IETF 106 Hackathon

The hackathon is over, but you can still check out this summary.

The Internet Engineering Task Force (IETF) is holding a Hackathon to encourage developers to discuss, collaborate and develop utilities, ideas, sample code and solutions that show practical implementations of IETF standards.

When: Saturday and Sunday, November 16 and 17, 2019
Where: Raffles City Convention Centre, Room: Moor/Morrison
Sign up for the Hackathon here: REGISTER!
View the list of registered Hackathon attendees: Attendees

Keep up to date by subscribing to

The Hackathon is free to attend and is open to everyone. It is a collaborative event, not a competition. Any competition is friendly and in the spirit of advancing the pace and relevance of new and evolving internet standards.



  • Saturday, November 16
    • 08:30: Room open for setup by project champions
    • 09:00: Room open for all - Pastries and coffee provided
    • 09:30: Hackathon kickoff
    • 09:45: Form Teams
    • 12:30: Lunch provided
    • 15:30: Afternoon break - Snacks provided
    • 19:00: Dinner provided
    • 22:00: Room closes
  • Sunday, November 17
    • 08:30: Room opens - Pastries and coffee provided
    • 12:30: Lunch provided
    • 13:30: Hacking stops, prepare brief presentation of project
    • 14:00: Project presentations to other participants
    • 15:45: Closing remarks and opportunities for next time
    • 16:00: Hackathon ends
    • 17:00: Tear down complete

Related activities before and after the Hackathon weekend

  • Hackdemo Happy Hour
    • Share your hackathon project with IETF community
    • Monday, November 18, 18:10-19:40. Room: Moor/Morrison
    • View the schedule or reserve space for your team/project
      • Reservations for space must be made by 12:00, Monday, November 18
  • Code Lounge
    • Space for groups to gather and collaborate on running code
    • Monday - Friday, November 18-22. Room: Moor/Morrison
    • View the schedule or reserve space for your team/project

Meeting Materials

Participant Preparation and Prerequisites

  • Choosing a Project
    • Champions will have table signs on the center of their table identifying their project and be available to answer questions at the start and throughout the hackathon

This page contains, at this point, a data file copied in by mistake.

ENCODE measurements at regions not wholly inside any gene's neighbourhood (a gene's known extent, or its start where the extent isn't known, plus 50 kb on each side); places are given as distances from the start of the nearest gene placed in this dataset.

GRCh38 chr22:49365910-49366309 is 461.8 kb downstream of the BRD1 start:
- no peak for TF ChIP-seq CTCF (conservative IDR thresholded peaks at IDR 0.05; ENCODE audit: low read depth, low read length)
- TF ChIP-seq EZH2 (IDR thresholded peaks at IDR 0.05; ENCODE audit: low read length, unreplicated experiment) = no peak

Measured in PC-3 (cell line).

• Optionally, champions may create and display posters on flip charts with additional information on their project
    • Details on each project and links to additional information for each project are in this wiki in the "Projects Included in Hackathon" section
    • Familiarity with technology area(s) in which you plan to participate will certainly help
    • It is perfectly fine, even encouraged, to work on multiple projects
  • Lost & Found
    • Participants looking for a team and champions wanting help on their projects are encouraged to visit the Lost & Found.
  • Development Environment
    • Bring a laptop on which you are comfortable developing software
    • Some projects may require installing additional software or make use of VMs
    • Installing and becoming familiar with VirtualBox, Vagrant, or something similar will help
    • Note to champions: if planning to make use of VMs, please bring on USB drives to make available to others as download times can be painful
    • Specific coding languages are called out by some projects (e.g. Python, Java), but this is heavily dependent on the project(s) you choose
  • Sharing Code
    • Git/GitHub is commonly used for open source projects. Familiarizing yourself with it is recommended.
    • An online tutorial is available here: Git Tutorial
    • IETF Hackathon GitHub Org
      • If you would like to have your project/code hosted here, send your GitHub ID and the name of your project via email to Charles Eckel:
  • Training Materials
  • Champions for each technology are encouraged to share any other things they think would be helpful in preparation for the hackathon
  • Project Presentations
    • All teams have the opportunity to present what they did on Sunday afternoon at the end of the hackathon
      • is for IETF hackathon participants to upload their hackathon project presentations
      • You must be a member of the IETF-Hackathon GitHub org to upload a new presentation or update/replace an existing presentation
      • To be added as a member, email Charles Eckel: your GitHub ID at your earliest convenience
      • DO NOT WAIT until just before hackathon project presentations start or your request may be lost in the chaos